[For the third straight year, ANCX is honored to be publishing the winners of the annual Doreen Gamboa Fernandez Food Writing Award. This year’s theme is “livestock,” which in the Philippines pertains to cattle, pig, goat, carabao and horse. This third prize winner is written by the same writer as this year’s second prize winner and it’s all about the shady reputation of goat meat, despite its glorious qualities and being divined in choice parts of the world.]
I wonder why eating goat generates such divergent reactions. Maligned as "poor man's beef," yet it has graced a royal table, that of Spain's King Philip II, after whom, we all know, our country was named. For the third course of his Christmas feast, Cabrito Asado y Mechado was presented, noted in the cookbook of the royal chef Antonio Martinez Montiño, published in 1611. Kid—cabrito or chivo— has been highly esteemed Christmas fare since, whether as the Extremaduran classic Caldereta de Cabrito with roasted and mashed liver sauce, ancestor of our own Caldereta, or the Guisado de Cabrito en Sidra in Asturia, heady with the fumes of apple cider, or the Malagan Chivo al Ajillo, with its glorious surfeit of garlic.
Perhaps it's the smell exuded by mature goats that turns some people off. However, true lovers of goat meat, like those who prefer mutton to lamb, enjoy the savor and scent of mature chevon (yes, its name has been gentrified). Older, less tender goat meat lends itself to long, slow, moist cooking, and its intrinsic aroma is sufficiently robust to stand up to fennel and mace and diverse bold spices in Rendang Kambing, a celebratory dish for Hari Raya in Indonesia and Malaysia.
Goat, historically dubbed "mutton" in India and Pakistan to cosset colonial British sensibilities, performs equally well in Korma, marinated in yogurt overnight for tenderness, then gently braised with cardamom, cumin, coriander, and more. Goans pride themselves on their goat Xacuti ("xa" pronounced "sha"), meltingly rich with coconut cream and redolent with white poppy seeds, pepper, chilies, nutmeg, cloves, and star anise. For the purist caprine gastronome, in the land where raw attests to unquestionable freshness and impeccable quality, mountain goat (yagi) sashimi in Japan's southernmost prefecture, Okinawa, offers a different gustatory experience altogether.
From the Near East (the goat's center of domestication over 8000 years ago) to Central Asia, Eastern Europe to Central and South America, including the Caribbean, the goat is far from lowly fare. It has always been at center stage for feasts and celebrations. In our country, there appears to be a gender divide (and dare I say, perhaps a class one too) about eating goat, with men keenly salivating at the prospect, particularly when alcoholic drinks are involved, and ladies regarding the idea with revulsion, gagging at the imagined hircine reek --its anggo (attributed to the chemical 4-ethyloctanoic acid).
This ambivalence is puzzling because goat cheeses, especially French ones, are highly regarded by both female and male gourmets. Even where goat meat is unwelcome, its cheese, when coated in pankō and grilled, is an inevitable and popular first course at British gastro-pubs (the French word for goat cheese, chèvre, doubtless worked its charm there). Nonetheless it is all the more curious because lamb, its nearest relative, is not subjected to the same disdain (their only difference is a mutation, resulting in the sheep's wooly fleece).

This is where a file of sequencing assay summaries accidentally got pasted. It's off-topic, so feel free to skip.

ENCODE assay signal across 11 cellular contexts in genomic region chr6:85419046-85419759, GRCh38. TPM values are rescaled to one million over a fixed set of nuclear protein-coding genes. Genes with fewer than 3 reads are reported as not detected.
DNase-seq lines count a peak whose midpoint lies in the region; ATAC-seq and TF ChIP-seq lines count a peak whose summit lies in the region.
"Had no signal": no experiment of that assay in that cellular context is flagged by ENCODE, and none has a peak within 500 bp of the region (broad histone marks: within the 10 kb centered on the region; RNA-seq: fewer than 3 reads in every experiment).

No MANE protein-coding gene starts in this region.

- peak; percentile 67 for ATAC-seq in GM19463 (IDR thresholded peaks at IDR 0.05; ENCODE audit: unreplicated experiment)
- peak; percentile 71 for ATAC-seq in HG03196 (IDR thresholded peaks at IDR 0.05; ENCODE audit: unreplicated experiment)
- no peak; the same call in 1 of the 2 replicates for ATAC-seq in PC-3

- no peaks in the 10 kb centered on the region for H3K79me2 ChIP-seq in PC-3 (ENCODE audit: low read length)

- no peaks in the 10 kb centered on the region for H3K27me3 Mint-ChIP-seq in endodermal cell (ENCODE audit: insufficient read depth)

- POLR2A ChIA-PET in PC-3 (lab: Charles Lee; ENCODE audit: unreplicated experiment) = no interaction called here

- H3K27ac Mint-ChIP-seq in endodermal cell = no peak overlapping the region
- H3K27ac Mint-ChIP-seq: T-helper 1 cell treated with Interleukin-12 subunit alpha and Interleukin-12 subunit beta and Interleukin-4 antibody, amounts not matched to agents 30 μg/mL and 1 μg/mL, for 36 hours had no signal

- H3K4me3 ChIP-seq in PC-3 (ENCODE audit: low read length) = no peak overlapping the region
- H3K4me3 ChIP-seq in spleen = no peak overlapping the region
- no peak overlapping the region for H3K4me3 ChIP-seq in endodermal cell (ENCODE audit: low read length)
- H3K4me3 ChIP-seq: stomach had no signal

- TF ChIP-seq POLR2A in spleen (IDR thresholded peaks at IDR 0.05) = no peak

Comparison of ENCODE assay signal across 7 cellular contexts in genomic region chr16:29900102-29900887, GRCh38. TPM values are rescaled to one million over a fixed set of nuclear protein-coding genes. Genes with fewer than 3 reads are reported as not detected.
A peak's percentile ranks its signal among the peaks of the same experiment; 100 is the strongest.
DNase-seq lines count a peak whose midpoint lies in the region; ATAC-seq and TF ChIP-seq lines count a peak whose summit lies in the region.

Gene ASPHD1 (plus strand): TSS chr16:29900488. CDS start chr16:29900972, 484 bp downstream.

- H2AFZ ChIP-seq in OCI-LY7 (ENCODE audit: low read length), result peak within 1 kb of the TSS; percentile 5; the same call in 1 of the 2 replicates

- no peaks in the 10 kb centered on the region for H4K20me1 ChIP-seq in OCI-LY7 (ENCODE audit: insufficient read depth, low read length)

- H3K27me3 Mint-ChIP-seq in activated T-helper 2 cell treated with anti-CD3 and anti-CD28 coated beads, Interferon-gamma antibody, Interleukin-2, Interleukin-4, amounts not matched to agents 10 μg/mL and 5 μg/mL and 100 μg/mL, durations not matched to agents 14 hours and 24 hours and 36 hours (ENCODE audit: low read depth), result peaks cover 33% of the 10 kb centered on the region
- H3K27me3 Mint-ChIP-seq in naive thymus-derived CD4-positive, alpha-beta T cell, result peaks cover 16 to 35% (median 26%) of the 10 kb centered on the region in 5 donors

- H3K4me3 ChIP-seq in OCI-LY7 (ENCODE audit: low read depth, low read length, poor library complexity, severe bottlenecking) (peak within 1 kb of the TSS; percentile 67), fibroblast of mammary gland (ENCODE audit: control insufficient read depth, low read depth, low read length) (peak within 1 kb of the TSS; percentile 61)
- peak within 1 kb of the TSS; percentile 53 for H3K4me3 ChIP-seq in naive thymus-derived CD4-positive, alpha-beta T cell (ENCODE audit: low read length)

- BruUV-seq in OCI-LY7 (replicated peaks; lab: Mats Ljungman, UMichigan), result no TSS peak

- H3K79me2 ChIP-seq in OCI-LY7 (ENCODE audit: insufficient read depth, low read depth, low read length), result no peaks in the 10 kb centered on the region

The goat's shady reputation may also be attributed to Greek mythology. The god of the wild, Pan, is depicted as half-goat, half-man who plays music on reeds and seduces nymphs. The word "goat" can mean "lecher," an association with the unbridled behavior of male goats during the mating season. It is not too far-fetched to regard goat dishes as aphrodisiacs, with the soup called Mannish Water a must at Jamaican weddings. This (quite likely unjustified) reputation may well explain the ribald repartee of male cooks preparing Pinapaitan (soup of beef or goat innards with bile) and Kilawen (raw or half-cooked beef or goat in vinegar) at Ilocano feasts.
Goat meat is currently gaining worldwide acclaim as healthier red meat. It has lower cholesterol than beef and pork, as much protein as beef and more than chicken, and higher levels of iron. Goat farms in Tarlac and Mindanao are crossing local breeds with exotic stock, such as Nubian and Boer, for fleshier, more flavorful hybrids.
It may be time to expand our local repertoire beyond Caldereta and pulutan-style dishes, such as BatangueñoShampeni (or champeni, beef skin and innards cooked in a sauce) and Sinunggaok (soupy pork with yardlong beans and radish cooked with tomatoes and a bit of pork blood).
Roast suckling kid from modern hybrids can well rival lechon for succulence and tenderness. Besides Ensaimada, we might adapt another Mallorcan specialty -- Asado de Cabrito Estilo Mallorquín -- oven-roasted with our unique herbs over native tubers tugi or cassava, rather than potatoes, and basted with our local fruit wines.
There is no lack of goat or kid dishes to inspire us—from Mexico and South America, whose flavor principles partially mirror our own colonial heritage, to the spice-rich dishes of our neighbors throughout Asia. The Ottoman Turkish culinary tradition throughout the Middle East and the Balkans offers luxuriant scope for sumptuous rice-cum-goat platters. A cornucopia of innovative dishes from professional kitchens in Australia, New Zealand, UK, and USA may provide additional inspiration, as contemporary chefs worldwide awaken to the flavorsome potential of goat. (Or chevon, if you prefer).
[Jeanne Rebollido Jacob-Ashkenazi has authored reference books on international and Japanese food history and culture. Her latest book, “Food Cultures of Japan: Recipes, Customs, and Issues,” is being published by ABC-CLIO.]